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Council votes to oppose legislation for Carma Development

Friday, May 1, 2009 by Austin Monitor

City Council on Thursday unanimously voted to follow staff’s recommendation to oppose legislation, currently in committee, that would facilitate creation of five special development districts, akin to Municipal Utility Districts, in Southeastern Travis County. Council members said they were open to future collaboration with the Carma development team and expressed hope that the development would eventually get built—but only if the terms of the agreement gave the city more control over land use and financial commitments.

 

The 2,300-acre site west of the Texas 130 toll road, and east of I-35 between McKinney Falls Parkway and US 183 South, would have roughly 16,000 houses, townhouses and condominiums, plus some 4.5 million square feet of office and retail space, according to the developer.

 

Sen. Jeff Wentworth (R-San Antonio) and Rep. Trey Martinez Fisher (D-San Antonio) have bills in committee that would create a special tax zone allowing Carma to issue its own bonds to pay for infrastructure, rather than creating a Public Improvement District in which the City of Austin would issue the bonds and have some degree of oversight. Representatives for the developers, Shaun Cranston and Scott Rogers, said the legislation (SB 2545-2549) would expire if the city and developers did not reach an agreement by May 1, 2010.

 

Council Member Laura Morrison said, “It’s my sense that there are some inherent risks in the structure itself, both in terms of the district having control as well as the fact that because we didn’t understand it thoroughly—that in fact the legislature would be the ones to have control—all of which makes me uncomfortable.” She expressed a desire to work with the developer to have a general framework, “to see if we can expand the tools that folks like Carma would then be able to use.”

 

“I’ve heard other colleagues say this is the kind of development that we actually worked really hard to help foster last legislative session,” said Mayor Pro Tem Brewster McCracken. Assistant City Attorney Sharon Smith told council there are three differences between these districts and SH 130 legislation that failed to make it through the legislature in 2007. The previously proposed legislation would have allowed the city to create the districts after the legislation was adopted. The City Council would also have served as the board, which would govern the proposed development zones along the highway and the types of land use in those districts. The city would have issued the bonds in that scenario as well. Smith said that the ultimate goals of the two plans were similar but just used different tools to get there.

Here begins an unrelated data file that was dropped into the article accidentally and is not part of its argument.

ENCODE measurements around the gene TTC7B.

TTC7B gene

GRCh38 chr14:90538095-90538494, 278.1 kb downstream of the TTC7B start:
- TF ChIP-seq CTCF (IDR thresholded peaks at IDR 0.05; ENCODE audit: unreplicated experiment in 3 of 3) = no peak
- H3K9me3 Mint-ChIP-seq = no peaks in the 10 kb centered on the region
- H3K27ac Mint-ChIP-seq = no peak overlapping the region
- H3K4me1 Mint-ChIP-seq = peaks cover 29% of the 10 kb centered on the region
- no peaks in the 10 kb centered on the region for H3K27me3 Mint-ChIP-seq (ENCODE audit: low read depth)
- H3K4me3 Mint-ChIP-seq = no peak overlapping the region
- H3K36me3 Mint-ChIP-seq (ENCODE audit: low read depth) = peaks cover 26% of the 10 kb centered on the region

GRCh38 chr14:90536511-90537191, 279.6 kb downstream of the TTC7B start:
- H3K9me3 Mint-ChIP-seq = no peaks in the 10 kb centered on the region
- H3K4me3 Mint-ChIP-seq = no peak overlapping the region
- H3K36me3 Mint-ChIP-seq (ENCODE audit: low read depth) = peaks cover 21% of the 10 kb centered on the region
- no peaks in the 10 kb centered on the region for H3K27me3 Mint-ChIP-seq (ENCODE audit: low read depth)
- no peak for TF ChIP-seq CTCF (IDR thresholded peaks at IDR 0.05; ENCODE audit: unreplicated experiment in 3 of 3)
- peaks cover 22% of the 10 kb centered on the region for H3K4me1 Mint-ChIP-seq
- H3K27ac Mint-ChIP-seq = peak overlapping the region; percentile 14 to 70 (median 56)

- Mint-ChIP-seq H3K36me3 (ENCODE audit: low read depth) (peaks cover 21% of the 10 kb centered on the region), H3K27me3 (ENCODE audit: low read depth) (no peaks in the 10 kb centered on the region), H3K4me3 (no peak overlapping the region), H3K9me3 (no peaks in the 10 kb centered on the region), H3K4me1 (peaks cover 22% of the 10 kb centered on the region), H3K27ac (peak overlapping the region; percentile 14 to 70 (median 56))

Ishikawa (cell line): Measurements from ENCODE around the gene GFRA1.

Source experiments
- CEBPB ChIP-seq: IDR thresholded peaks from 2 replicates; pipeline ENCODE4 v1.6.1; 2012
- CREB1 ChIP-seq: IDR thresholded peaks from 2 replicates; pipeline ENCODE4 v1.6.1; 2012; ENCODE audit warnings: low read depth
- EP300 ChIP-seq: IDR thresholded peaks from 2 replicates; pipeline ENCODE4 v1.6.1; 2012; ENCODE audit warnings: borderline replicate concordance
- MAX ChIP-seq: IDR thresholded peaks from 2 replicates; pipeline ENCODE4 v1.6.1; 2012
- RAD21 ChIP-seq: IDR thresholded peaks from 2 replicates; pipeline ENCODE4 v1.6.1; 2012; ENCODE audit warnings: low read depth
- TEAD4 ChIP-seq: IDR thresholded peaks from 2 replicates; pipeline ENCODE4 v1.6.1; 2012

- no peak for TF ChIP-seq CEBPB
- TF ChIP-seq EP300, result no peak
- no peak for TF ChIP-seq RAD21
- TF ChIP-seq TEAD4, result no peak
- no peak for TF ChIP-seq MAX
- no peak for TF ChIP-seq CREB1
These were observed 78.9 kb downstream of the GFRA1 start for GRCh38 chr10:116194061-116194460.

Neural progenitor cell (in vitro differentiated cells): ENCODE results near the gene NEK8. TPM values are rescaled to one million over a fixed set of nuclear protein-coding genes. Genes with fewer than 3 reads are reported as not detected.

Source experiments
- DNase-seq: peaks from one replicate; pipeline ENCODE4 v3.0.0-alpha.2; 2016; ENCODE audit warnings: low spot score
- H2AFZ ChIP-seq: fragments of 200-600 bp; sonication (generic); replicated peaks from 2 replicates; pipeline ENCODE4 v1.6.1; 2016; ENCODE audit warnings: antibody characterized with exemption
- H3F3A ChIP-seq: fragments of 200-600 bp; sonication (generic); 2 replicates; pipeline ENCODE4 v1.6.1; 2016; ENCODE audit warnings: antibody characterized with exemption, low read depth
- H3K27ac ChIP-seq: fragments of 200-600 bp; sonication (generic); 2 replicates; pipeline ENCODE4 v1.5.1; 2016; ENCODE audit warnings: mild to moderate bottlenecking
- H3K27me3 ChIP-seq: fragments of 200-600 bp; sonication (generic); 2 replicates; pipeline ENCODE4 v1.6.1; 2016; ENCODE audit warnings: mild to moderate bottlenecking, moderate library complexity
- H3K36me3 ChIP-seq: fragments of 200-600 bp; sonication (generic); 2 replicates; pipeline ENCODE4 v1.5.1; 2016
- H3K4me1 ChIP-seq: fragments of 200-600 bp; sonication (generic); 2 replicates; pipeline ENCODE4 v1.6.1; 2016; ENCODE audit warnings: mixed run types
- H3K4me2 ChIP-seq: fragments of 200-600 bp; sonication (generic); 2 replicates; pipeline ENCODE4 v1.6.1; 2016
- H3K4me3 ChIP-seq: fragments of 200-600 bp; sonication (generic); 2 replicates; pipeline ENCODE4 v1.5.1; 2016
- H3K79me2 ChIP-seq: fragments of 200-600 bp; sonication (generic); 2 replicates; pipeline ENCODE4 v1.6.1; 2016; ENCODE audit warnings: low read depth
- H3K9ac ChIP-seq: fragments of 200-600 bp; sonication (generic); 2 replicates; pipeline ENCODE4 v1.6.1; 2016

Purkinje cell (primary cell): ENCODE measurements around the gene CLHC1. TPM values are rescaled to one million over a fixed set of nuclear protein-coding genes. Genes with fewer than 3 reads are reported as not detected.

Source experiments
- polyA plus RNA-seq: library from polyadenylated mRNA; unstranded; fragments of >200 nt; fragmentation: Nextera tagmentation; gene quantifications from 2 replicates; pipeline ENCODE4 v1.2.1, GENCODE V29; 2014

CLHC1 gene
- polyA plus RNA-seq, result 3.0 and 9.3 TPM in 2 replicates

Smith said in consultations with Carma it was clear that the prior strategy “was not something in their development paradigm that they were willing to accept at this time.”

 

Council Member Sheryl Cole said,” This is a very complicated deal… and all these things are very concerning because of Austin’s land use history, especially in our ETJ dealing with MUDs and things like that.” She said she was concerned about the district having sovereign immunity and “we were contemplating a contract that would have key terms in it and that particular provision hadn’t been worked out.” While she voted to oppose the legislation, she said “if we are not able to do so this session, which I am doubtful that we will, hopefully we will be able to walk hand in hand in agreement next session.”

 

In the meantime, Cole expressed hope that staff would be able to work up a generic agreement similar to the SH 130 bill. “It’s very important to me that we get the area in SH 130 actually developed. We have a major problem with the infrastructure costs and staff has to be able to address that.”

 

One of Carma’s attorneys, Nikelle Meade of Brown McCarroll, told In Fact Daily she was uncertain whether her client would want to continue discussions with the city. She said, “There were some really good reasons” why developers opposed the SH 130 legislation that would have given the city the kind of control the City Council wants.

 

“One of the big reasons the legislation failed was that very issue, a control issue,” she said. “So instead of giving the city control, we’ve been offering ways to get to the bottom of why that control was desired. It’s not like we couldn’t change our minds, but we feel really strongly that the people who are having to issue the bonds and be taxed should control the board of directors. We don’t think it should be the city.”

 

She estimated the project, known as Easton, would require $600 million in bonds over the next 20 years. She said the biggest infrastructure costs would be for roads and water and wastewater lines.

 

In response to a question from City Manager Marc Ott as to how the staff should proceed, Council Member Mike Martinez added an amendment to the motion asking the manager to “bring an item from council at the next council meeting so that we can clearly understand how we move forward… so that everyone’s issues and desires are respected.”

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